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All eyes, especially in Asia, are on the competition between Chinese Sun Yang and South Korean Park Tae-hwan. Chen Xiangfeng reports in London.
Rising Chinese swimmer Sun Yang and his South Korean counterpart Park Tae-hwan are virtually doppelgangers.
Both are considered cool and trendy. Both are often seen with black-rimmed glasses perched on their noses and huge headphones covering their ears. And both frequently travel to Australia and have trained with big-name coaches.
The two are youth idols and media darlings in their homelands.
They're set to face off after Park, the reigning Olympic men's 400m freestyle champion, announced last month that he'll swim the 1,500m - the event in which Sun holds the world record - in London.
It's one of the most anticipated rivalries in the Olympic pool, after that between Michael Phelps and Ryan Lochte.
Sun - who, at 20, is two years younger than Park - says: "(Park) is my idol, but I'm not scared at all of him. I'm better than before. Both my coach and I feel I'm stronger."
The Korean brought his country its first Olympic gold in swimming in the 400m four years ago in Beijing and seeks his second title in London. Park beat then 25-year-old Chinese swimmer Zhang Lin to win in Beijing, while Sun failed to advance to the final, ranking 28th in 3 min 50.90 sec.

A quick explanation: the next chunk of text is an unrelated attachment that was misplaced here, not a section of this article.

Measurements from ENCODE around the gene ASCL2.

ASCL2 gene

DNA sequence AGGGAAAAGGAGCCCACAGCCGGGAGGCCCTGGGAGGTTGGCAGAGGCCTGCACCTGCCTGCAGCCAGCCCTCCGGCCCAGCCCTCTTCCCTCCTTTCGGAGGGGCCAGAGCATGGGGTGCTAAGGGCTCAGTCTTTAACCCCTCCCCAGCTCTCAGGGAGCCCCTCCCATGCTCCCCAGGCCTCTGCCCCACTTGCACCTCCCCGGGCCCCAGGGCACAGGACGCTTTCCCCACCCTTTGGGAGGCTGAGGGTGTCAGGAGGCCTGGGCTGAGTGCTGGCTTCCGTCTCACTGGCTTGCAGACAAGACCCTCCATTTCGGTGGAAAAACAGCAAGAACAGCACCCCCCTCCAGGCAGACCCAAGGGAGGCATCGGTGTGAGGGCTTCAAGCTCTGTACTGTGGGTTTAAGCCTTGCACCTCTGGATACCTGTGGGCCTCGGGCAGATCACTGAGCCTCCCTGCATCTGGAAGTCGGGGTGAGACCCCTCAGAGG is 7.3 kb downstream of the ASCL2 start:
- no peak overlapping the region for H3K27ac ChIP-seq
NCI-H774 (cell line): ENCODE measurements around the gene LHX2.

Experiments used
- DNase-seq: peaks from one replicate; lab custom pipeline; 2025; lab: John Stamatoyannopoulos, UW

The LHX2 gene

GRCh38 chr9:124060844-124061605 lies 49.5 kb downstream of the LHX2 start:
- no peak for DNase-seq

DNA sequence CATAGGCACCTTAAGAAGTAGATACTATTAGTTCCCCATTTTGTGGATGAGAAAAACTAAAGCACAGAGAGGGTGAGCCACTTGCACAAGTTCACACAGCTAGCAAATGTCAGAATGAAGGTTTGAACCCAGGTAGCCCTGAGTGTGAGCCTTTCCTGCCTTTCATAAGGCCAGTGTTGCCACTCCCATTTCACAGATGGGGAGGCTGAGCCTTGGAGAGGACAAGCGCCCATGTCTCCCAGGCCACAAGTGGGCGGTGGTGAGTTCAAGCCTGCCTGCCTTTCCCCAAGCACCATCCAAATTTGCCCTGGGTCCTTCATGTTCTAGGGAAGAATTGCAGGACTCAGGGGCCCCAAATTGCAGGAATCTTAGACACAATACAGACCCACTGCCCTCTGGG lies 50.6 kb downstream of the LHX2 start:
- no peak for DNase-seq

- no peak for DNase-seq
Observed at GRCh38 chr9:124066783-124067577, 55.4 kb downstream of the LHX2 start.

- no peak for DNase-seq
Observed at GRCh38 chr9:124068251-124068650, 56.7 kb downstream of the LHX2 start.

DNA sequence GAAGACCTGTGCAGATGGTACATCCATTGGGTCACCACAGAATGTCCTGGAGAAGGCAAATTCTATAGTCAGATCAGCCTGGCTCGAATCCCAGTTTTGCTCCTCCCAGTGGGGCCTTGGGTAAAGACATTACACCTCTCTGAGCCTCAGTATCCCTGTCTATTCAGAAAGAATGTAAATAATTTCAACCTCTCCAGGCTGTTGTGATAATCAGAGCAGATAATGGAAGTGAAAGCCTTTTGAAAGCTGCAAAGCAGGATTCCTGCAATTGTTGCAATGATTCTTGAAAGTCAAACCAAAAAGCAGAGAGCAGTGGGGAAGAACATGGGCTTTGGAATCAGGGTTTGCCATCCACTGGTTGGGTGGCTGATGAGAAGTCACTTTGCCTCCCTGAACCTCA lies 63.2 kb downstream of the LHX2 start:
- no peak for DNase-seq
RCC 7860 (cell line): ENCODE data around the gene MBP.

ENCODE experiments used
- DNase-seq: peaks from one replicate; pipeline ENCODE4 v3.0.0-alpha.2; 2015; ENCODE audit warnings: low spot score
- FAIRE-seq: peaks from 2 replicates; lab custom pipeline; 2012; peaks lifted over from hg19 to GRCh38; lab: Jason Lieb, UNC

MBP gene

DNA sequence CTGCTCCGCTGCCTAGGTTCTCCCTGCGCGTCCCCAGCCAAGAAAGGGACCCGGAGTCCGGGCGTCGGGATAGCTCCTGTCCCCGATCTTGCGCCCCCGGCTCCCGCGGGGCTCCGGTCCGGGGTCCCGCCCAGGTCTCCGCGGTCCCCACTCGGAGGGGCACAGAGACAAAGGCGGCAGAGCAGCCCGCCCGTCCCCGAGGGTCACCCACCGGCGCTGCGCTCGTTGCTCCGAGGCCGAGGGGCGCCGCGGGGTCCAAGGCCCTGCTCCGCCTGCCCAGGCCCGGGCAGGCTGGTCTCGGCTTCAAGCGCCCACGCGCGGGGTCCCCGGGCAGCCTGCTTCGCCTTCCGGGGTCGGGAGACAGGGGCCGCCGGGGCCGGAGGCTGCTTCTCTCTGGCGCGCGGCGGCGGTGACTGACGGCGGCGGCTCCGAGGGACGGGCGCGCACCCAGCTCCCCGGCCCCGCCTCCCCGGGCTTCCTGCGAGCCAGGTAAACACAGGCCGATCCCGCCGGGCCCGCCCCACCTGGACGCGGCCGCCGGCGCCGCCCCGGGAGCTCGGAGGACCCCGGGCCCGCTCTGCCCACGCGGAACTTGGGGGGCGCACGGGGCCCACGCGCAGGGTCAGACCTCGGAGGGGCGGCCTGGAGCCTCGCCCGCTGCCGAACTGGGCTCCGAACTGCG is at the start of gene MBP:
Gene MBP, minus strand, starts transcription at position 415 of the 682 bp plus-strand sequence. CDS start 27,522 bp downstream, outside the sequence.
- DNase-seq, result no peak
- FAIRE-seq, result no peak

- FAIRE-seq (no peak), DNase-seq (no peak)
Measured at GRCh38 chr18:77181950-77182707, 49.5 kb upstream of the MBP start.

Sun improved dramatically in the last two years and stunned the world by breaking Australian Grant Hackett's 10-year-old world record en route to gold in the 1,500m at the 2011 Shanghai World Championships. But he was again foiled in his attempt to usurp Park in the 400m and came in second to the Korean in Shanghai. Sun also came in second in the event at the 2010 Guangzhou Asian Games.
Sun regards the Shanghai loss to Park as a valuable lesson.
"I learned how to face defeat," Sun said recently at a training camp at Bath University.
"It makes me a stronger person coming to London."
This season, the strapping Chinese has managed to close the gap with Park by clocking the fastest time in the event at a national meet in April.
Meanwhile, Park seems unconcerned about the challenge from Sun, whom he's never lost against in the 400m in international competitions.
He says he's more concerned about breaking the world record.
"This isn't about a competition with Sun," Park told the Korean Times.
"What I think is more important is to win the record battle with myself."
While his 400m prospects are uncertain, Sun is widely considered a shoo-in to take the gold in the 1,500m, in which he set a world record of 14:34.14 in Shanghai.
Park, who has been putting more effort into shorter-distance events in recent years, trails Sun by more than 13 seconds with a best time of 14:47.38.
Apart from their specialty events, the duo will extend their competition to the 200m, in which they have an outside medal chance - especially Park.
Park's explosive stardom at home after the Beijing Olympic Games could also be replicated by Sun in China, if he wins his country's first Olympic men's swimming gold.
He is already hailed as China's next superstar and is poised to join the ranks of former NBA All-Star player Yao Ming, track hero Liu Xiang and French Open champion Li Na.
The 400m final is scheduled for July 28, the first day of the Olympic swimming competition.
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Photos by AP, illustration by Tian Chi / China Daily
(China Daily 07/26/2012 page10)